MLB.com Columnist

Mike Bauman

Brewers could be just as good without Prince

Bauman: Crew may be just as good without Prince

PHOENIX -- For the Milwaukee Brewers it is the Year 1 A.P. (After Prince).

The club is coming off the best regular season in franchise history, but there are doubters, those who wonder how The Crew can survive now that the slugging Fielder has cashed in with the Tigers.

As it turns out, there are a couple of areas in which the Brewers could be substantially better this season than they were in 2011. Does this mean that they will once again win 96 games, win the National League Central and advance to the NL Championship Series? Who knows, but the fact is that this group does not have to fall off the face of the Earth just because its first baseman has driven off in a shiny, new 2012 Detroit Windfall.

The 2012 Brewers should have a significantly improved infield defense, at three of four positions. When this was suggested to Brewers manager Ron Roenicke Sunday he smiled and responded:

"I know what you're getting at. I think we'll be improved defensively. I don't want to pick out anybody because then I've got comparisons going on with guys, and I don't want to do that. I think we should be better defensively in the infield. I'll leave it there."

Proceeding less politely than Roenicke, it can be stated that at first base, Mat Gamel is learning a new position, but he is already better defensively than Fielder. At third, Aramis Ramirez will not win a Gold Glove, but he will still be an upgrade from Casey McGehee, whose lack of range was further exacerbated by a knee problem. But it is at shortstop where the defensive difference will be most pronounced. The Brewers will be moving up from one of the game's least capable defensive shortstops, Yunieksy Betancourt, to one of baseball's best in Alex Gonzalez.

Gonzalez has been a leading light at shortstop for a decade and more. At age 35, is he still at that level?

"Yes, he is," Roenicke said. "In the first couple games, our field was really hard, balls were getting through the infield pretty quick, and it was hard to see where a guy was. After those first couple of games, we're excited with what we see [from Gonzalez]. Great hands, great arm, knows how to play. You're sitting in the other dugout, and I've seen him for years with different teams, and you like him, but you don't really get to see him. Now we're seeing what people have been saying about him."

The other area of improvement will come with the continued good health and availability of one pitcher -- Zack Greinke. Last year during Spring Training, Greinke was sidelined by a cracked rib suffered in a pickup basketball game. He did not make a start until May 4, but even then he was starting from scratch, having his Spring Training during the regular season.

"Honestly, I really don't remember last Spring Training at all," Greinke said. That is probably for the best.

"Just looking at his [regular season] outings, it took probably four or five [starts] before I thought: 'This is the guy we thought we were going to have,'" Roenicke said. "It was well into the season."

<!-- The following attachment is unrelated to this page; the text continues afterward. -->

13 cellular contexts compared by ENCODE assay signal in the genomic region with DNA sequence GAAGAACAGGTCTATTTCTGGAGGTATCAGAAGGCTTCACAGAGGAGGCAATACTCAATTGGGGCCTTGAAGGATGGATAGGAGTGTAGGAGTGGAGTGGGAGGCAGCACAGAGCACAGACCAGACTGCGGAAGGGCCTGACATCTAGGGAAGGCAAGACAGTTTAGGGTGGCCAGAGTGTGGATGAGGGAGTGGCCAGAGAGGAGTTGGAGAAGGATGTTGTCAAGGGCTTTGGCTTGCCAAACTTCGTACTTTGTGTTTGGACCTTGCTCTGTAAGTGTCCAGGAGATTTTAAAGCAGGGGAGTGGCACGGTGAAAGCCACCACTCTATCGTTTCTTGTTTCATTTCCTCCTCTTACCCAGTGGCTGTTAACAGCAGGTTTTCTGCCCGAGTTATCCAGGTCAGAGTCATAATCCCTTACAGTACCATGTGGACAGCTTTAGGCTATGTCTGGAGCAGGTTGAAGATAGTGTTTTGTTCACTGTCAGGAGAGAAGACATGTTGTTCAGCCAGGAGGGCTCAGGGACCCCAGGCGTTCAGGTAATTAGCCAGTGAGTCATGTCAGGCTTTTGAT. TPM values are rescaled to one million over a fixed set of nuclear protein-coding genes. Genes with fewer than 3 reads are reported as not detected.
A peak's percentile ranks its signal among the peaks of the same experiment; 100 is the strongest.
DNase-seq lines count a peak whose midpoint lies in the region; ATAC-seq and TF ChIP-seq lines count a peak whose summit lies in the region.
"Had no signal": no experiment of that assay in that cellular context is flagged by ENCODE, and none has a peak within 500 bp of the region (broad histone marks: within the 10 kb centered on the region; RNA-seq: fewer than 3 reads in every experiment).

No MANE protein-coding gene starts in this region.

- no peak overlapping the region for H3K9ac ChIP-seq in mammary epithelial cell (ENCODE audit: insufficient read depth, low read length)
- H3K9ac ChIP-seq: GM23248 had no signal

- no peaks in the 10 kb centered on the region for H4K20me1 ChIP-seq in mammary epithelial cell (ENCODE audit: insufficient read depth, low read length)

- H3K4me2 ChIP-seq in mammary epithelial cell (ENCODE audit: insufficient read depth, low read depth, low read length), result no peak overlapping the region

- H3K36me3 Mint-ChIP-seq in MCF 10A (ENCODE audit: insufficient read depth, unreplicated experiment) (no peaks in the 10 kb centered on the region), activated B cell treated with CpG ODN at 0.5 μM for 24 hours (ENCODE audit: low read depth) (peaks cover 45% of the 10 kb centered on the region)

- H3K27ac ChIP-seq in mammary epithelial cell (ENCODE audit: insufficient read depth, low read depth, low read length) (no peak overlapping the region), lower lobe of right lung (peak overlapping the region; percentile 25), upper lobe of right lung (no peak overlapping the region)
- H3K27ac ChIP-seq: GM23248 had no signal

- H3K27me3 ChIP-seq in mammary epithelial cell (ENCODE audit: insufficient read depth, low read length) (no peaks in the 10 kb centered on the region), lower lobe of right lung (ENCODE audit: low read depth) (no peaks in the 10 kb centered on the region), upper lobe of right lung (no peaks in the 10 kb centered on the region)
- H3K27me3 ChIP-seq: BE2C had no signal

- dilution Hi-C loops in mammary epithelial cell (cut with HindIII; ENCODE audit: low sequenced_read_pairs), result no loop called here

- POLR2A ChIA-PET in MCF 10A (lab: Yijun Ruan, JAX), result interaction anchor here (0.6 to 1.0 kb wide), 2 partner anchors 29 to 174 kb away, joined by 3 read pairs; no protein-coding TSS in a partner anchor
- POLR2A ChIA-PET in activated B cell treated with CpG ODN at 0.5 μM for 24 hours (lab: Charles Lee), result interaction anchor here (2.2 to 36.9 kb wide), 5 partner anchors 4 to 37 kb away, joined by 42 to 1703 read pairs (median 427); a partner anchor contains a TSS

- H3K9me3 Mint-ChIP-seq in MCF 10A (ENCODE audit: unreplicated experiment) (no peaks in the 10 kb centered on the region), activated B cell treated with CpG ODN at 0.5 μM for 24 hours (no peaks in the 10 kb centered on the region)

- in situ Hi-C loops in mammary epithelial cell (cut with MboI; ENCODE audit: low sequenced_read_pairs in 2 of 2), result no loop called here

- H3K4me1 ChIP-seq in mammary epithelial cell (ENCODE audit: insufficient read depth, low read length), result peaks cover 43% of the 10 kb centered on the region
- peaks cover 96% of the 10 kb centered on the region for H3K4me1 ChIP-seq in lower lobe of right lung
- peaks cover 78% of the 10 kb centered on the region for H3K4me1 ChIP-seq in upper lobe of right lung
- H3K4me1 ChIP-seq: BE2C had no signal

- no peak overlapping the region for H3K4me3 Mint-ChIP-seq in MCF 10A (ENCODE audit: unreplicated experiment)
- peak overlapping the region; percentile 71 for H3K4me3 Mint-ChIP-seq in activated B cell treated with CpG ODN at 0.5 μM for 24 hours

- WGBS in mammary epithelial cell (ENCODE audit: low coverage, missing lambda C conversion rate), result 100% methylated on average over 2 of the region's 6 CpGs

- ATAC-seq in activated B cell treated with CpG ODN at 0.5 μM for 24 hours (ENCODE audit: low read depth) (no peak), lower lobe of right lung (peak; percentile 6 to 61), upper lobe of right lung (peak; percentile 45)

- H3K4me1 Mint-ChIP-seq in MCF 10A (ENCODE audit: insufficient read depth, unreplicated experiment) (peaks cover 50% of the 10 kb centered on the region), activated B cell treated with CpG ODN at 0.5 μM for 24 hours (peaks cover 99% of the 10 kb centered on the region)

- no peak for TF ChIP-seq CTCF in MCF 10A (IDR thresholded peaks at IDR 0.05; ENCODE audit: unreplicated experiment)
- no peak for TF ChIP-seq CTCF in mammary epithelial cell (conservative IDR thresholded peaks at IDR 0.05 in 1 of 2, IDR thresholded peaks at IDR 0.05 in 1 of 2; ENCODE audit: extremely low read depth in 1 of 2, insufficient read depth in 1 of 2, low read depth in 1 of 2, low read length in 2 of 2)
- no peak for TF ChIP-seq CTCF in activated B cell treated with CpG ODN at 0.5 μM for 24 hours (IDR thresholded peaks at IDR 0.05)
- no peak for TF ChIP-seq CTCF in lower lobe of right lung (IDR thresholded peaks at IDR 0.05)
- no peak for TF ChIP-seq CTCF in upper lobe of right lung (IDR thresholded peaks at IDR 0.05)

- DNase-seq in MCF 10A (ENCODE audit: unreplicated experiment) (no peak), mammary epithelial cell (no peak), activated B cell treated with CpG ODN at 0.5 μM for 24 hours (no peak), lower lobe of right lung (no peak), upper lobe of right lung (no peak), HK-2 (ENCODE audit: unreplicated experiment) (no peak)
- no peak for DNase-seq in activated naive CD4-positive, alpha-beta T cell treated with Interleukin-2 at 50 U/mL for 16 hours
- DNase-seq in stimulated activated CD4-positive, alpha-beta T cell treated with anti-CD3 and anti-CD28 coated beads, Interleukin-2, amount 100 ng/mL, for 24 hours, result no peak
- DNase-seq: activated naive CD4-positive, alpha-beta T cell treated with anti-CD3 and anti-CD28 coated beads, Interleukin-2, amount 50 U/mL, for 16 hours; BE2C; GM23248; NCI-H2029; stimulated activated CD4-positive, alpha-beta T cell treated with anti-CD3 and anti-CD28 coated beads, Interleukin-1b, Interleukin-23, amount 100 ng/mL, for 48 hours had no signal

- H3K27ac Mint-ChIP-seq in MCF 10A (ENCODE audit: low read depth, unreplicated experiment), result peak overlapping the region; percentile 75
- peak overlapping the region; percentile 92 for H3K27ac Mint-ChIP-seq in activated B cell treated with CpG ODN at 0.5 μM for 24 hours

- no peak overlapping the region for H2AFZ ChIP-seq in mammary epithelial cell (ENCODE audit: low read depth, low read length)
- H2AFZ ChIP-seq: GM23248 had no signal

Now, the Brewers have a happy, healthy Greinke with a normal spring of fine-tuning his mechanics and building toward another season. Just three years ago, he was the American League Cy Young Award winner.

"I'm just glad that he has a Spring [Training]," pitching coach Rick Kranitz said, noting that Greinke, in his attempts to get back to top form in a hurry last year, had sometimes altered his delivery and was occasionally overthrowing.

Greinke was scheduled to pitch against the Texas Rangers on Sunday at Maryvale Baseball Park, but there was a rare Phoenix forecast for rain. So Greinke threw four innings of a simulated game in the morning. This turned out to be an astute move, because rain halted the Rangers-Brewers game in the fourth inning.

Greinke has eliminated the turn in his delivery to improve his command. He had worried this might cost him velocity, but it hasn't. He is working a cut fastball into his regular repertoire. And he feels comfortable with this team.

"Definitely, I feel refreshed right now," Greinke said. "I'm in a good place -- mentally, physically, everything."

Greinke is 28 years old. Maybe improving on his 16-6 record in 2011 would be difficult, but you could see him being better than the 3.83 ERA he posted last season.

Overall, if you combine a seriously improved infield defense with getting two more months of Zack Greinke at the top of his game, you have significant areas in which the 2012 Brewers should be better than the 2011 Brewers.

No, no one person will replace Fielder and his 38 home runs and 120 RBIs, nor will anybody be able to exactly duplicate his intangible value. But it is not like the 38 homers and 120 RBIs will be a net loss, because Ramirez, the new cleanup hitter, has a track record as a reliable run-producer.

Add it up. The post-Prince era does not have to be a dismal downturn for the Brewers. The 2012 Crew will have less potential for run production, but more ability in run prevention.

Mike Bauman is a national columnist for MLB.com. This story was not subject to the approval of Major League Baseball or its clubs.